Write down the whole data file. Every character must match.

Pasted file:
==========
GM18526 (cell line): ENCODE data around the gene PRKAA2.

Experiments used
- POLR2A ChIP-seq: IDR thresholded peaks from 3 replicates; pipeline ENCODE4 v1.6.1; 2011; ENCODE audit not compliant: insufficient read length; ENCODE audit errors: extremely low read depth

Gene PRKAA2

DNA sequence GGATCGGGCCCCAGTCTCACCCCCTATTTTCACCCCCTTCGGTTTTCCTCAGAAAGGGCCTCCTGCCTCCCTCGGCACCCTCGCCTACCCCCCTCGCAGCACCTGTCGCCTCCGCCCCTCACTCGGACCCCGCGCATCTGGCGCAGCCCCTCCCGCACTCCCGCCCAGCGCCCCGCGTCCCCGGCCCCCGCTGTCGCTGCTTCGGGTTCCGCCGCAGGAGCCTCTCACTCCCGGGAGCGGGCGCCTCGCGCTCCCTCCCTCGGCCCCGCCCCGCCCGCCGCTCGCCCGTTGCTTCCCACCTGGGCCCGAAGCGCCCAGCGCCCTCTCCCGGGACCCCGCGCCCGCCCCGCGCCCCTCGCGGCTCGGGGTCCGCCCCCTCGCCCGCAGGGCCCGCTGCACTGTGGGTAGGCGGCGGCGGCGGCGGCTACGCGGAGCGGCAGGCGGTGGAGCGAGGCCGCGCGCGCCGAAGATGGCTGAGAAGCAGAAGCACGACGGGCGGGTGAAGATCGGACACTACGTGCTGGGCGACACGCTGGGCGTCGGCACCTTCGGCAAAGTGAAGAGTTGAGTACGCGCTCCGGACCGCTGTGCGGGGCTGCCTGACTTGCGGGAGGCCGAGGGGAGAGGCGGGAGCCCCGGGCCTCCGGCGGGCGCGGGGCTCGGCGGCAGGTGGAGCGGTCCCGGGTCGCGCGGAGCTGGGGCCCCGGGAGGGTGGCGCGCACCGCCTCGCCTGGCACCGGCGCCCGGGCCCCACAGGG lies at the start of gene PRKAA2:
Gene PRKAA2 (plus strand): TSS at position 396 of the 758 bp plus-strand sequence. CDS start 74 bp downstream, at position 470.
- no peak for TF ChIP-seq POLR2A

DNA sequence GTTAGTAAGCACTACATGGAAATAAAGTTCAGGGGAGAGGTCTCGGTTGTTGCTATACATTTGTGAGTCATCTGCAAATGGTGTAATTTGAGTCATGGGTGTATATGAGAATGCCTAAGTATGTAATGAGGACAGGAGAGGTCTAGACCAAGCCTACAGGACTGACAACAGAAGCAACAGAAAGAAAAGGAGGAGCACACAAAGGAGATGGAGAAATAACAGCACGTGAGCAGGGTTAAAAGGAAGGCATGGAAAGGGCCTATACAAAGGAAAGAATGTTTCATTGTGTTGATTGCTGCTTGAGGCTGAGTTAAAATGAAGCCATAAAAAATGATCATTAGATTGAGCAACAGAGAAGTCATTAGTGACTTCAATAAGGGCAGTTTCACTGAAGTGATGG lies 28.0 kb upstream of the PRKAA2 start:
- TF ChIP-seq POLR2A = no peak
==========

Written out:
GM18526 (cell line): ENCODE data around the gene PRKAA2.

Experiments used
- POLR2A ChIP-seq: IDR thresholded peaks from 3 replicates; pipeline ENCODE4 v1.6.1; 2011; ENCODE audit not compliant: insufficient read length; ENCODE audit errors: extremely low read depth

Gene PRKAA2

DNA sequence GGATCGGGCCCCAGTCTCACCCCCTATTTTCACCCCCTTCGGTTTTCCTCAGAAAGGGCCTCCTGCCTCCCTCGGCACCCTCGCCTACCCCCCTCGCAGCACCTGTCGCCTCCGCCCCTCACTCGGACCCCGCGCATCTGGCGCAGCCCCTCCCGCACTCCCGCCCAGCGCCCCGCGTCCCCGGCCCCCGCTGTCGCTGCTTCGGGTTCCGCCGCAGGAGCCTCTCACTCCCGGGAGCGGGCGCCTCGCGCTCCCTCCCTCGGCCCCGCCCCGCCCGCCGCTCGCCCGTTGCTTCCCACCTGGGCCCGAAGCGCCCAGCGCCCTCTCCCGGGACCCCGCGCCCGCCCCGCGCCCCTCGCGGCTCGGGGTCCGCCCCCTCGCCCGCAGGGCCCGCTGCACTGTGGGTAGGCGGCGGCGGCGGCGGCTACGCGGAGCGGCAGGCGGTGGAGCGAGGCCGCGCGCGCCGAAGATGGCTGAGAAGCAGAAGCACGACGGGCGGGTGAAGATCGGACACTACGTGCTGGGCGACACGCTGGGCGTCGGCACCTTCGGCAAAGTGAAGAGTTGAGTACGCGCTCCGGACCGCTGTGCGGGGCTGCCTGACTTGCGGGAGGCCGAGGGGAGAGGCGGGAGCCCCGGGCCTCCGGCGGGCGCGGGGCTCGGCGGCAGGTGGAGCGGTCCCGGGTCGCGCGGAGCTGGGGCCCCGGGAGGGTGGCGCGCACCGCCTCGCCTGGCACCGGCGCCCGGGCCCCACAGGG lies at the start of gene PRKAA2:
Gene PRKAA2 (plus strand): TSS at position 396 of the 758 bp plus-strand sequence. CDS start 74 bp downstream, at position 470.
- no peak for TF ChIP-seq POLR2A

DNA sequence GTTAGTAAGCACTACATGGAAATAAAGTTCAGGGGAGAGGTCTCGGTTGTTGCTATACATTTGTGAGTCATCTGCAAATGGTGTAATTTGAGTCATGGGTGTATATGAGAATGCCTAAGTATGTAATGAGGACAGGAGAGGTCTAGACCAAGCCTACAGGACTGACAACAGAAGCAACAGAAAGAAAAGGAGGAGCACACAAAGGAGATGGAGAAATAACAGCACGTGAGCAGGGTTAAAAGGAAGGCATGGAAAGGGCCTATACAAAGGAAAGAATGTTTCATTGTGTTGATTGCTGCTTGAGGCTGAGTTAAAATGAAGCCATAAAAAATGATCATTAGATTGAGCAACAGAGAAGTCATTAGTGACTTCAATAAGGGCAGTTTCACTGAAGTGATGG lies 28.0 kb upstream of the PRKAA2 start:
- TF ChIP-seq POLR2A = no peak